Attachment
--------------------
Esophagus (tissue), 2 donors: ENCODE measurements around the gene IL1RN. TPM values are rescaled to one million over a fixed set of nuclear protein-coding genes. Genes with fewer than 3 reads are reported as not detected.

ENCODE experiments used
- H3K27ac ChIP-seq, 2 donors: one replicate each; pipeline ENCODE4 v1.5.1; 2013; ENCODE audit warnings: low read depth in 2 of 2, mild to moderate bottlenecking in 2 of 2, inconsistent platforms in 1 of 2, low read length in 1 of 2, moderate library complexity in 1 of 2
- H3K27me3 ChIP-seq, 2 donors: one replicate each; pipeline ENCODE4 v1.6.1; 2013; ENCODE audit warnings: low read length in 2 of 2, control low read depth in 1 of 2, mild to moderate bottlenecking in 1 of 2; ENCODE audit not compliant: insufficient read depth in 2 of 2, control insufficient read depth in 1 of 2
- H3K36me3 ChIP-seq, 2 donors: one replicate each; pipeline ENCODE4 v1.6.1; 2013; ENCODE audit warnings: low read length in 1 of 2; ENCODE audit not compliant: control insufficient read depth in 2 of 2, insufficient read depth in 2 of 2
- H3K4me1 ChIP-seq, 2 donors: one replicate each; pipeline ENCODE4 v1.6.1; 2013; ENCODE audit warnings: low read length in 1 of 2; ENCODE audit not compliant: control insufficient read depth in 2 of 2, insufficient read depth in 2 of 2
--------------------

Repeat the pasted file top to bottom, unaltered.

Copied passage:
Esophagus (tissue), 2 donors: ENCODE measurements around the gene IL1RN. TPM values are rescaled to one million over a fixed set of nuclear protein-coding genes. Genes with fewer than 3 reads are reported as not detected.

ENCODE experiments used
- H3K27ac ChIP-seq, 2 donors: one replicate each; pipeline ENCODE4 v1.5.1; 2013; ENCODE audit warnings: low read depth in 2 of 2, mild to moderate bottlenecking in 2 of 2, inconsistent platforms in 1 of 2, low read length in 1 of 2, moderate library complexity in 1 of 2
- H3K27me3 ChIP-seq, 2 donors: one replicate each; pipeline ENCODE4 v1.6.1; 2013; ENCODE audit warnings: low read length in 2 of 2, control low read depth in 1 of 2, mild to moderate bottlenecking in 1 of 2; ENCODE audit not compliant: insufficient read depth in 2 of 2, control insufficient read depth in 1 of 2
- H3K36me3 ChIP-seq, 2 donors: one replicate each; pipeline ENCODE4 v1.6.1; 2013; ENCODE audit warnings: low read length in 1 of 2; ENCODE audit not compliant: control insufficient read depth in 2 of 2, insufficient read depth in 2 of 2
- H3K4me1 ChIP-seq, 2 donors: one replicate each; pipeline ENCODE4 v1.6.1; 2013; ENCODE audit warnings: low read length in 1 of 2; ENCODE audit not compliant: control insufficient read depth in 2 of 2, insufficient read depth in 2 of 2